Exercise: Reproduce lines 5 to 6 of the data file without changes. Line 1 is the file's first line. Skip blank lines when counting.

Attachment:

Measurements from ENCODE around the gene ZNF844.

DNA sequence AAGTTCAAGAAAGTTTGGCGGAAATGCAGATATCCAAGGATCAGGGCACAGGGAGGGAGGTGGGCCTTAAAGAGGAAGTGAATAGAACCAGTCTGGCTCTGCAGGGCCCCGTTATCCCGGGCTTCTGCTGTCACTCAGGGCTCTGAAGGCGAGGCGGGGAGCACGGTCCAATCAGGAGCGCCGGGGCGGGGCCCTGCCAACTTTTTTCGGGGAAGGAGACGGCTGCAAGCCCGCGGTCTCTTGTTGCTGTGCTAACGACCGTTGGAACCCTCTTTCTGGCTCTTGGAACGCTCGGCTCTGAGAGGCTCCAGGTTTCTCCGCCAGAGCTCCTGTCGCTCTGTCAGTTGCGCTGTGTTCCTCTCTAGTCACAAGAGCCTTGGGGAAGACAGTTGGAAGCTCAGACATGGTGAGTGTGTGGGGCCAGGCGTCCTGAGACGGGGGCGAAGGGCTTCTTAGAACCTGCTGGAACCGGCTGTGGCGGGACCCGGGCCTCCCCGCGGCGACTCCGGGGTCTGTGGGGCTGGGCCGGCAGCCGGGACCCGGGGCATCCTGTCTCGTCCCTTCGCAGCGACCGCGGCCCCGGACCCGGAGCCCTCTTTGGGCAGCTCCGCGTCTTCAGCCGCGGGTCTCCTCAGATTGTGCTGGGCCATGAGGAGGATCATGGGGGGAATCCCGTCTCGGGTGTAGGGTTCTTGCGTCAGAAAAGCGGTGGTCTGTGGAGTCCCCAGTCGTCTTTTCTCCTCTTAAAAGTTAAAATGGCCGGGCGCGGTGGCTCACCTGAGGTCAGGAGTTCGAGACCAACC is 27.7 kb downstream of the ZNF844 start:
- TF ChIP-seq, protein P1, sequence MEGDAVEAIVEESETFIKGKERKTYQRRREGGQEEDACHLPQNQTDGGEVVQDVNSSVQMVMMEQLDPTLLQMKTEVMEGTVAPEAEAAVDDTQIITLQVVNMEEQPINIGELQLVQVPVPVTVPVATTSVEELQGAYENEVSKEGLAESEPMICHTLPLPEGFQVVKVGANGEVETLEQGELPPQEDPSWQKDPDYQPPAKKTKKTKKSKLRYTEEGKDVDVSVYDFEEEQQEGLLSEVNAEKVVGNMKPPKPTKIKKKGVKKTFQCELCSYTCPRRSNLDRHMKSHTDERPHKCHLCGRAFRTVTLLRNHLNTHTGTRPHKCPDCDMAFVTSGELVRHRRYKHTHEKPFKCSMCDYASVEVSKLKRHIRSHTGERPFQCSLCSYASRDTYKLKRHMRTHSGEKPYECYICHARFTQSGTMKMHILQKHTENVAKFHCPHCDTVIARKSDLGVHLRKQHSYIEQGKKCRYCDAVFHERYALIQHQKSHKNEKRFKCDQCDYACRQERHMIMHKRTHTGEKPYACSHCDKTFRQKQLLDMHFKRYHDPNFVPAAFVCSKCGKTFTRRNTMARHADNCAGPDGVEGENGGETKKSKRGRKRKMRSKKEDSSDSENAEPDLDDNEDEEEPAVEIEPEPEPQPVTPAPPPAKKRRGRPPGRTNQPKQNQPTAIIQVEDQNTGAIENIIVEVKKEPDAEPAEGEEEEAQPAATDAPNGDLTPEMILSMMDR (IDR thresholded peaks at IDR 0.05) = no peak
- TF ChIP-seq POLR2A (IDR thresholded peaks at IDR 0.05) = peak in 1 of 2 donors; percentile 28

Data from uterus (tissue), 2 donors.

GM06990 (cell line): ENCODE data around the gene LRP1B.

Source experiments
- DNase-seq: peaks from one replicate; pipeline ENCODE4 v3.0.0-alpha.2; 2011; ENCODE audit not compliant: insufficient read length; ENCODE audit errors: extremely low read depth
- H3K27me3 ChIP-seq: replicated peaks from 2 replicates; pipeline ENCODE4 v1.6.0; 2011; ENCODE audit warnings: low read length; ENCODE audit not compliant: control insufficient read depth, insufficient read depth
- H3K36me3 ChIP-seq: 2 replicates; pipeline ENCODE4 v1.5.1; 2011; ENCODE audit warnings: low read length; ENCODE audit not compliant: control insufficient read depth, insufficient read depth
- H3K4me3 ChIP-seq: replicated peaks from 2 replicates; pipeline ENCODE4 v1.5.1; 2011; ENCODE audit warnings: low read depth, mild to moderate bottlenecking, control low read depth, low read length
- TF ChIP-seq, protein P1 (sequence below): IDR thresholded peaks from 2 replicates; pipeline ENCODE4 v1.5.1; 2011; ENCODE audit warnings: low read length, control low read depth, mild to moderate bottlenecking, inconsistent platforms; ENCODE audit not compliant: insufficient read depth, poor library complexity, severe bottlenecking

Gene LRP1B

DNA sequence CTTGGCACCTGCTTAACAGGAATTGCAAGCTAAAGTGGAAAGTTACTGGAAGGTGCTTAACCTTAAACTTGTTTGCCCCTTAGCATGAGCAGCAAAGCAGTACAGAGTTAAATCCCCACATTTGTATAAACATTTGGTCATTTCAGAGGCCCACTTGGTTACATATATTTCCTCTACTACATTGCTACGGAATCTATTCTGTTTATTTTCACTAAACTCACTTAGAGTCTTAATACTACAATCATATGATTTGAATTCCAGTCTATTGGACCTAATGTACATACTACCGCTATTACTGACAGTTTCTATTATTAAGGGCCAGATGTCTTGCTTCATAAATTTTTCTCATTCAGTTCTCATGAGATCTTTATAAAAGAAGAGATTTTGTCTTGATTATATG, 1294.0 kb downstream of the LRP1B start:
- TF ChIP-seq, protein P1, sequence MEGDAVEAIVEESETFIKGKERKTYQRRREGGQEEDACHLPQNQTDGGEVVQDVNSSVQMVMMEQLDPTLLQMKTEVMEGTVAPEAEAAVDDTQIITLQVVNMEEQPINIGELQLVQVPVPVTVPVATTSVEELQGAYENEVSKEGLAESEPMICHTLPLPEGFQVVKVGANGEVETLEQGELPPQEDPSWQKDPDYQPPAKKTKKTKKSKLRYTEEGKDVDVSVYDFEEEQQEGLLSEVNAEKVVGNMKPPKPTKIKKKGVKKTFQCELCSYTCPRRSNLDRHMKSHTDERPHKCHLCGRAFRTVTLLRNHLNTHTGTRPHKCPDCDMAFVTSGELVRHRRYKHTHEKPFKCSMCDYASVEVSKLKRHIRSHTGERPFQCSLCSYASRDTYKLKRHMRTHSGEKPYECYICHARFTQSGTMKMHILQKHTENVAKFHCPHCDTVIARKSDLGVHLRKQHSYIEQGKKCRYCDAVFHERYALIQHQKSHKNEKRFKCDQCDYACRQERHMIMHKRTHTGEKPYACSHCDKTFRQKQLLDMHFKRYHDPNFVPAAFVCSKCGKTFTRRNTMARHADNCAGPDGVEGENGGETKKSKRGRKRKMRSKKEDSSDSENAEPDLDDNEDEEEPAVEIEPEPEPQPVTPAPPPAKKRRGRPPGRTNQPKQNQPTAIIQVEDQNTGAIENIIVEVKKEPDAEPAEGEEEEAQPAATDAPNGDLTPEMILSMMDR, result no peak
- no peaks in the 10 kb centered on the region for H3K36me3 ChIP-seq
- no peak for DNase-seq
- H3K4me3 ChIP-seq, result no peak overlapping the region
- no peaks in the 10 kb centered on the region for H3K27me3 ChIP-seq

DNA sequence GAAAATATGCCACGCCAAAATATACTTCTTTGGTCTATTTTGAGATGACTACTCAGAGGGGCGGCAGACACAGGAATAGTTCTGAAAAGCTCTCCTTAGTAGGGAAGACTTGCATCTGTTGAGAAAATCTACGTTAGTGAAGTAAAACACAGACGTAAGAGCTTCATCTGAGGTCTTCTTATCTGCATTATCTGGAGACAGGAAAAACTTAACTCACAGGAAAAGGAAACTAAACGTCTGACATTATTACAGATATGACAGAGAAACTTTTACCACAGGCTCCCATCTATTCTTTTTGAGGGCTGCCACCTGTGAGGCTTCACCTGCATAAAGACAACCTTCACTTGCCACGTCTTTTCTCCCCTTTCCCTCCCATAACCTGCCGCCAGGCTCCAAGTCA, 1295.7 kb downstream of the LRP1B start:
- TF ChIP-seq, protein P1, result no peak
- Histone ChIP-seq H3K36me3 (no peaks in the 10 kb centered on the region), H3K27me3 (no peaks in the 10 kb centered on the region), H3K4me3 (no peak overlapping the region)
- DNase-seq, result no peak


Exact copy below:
Data from uterus (tissue), 2 donors.

GM06990 (cell line): ENCODE data around the gene LRP1B.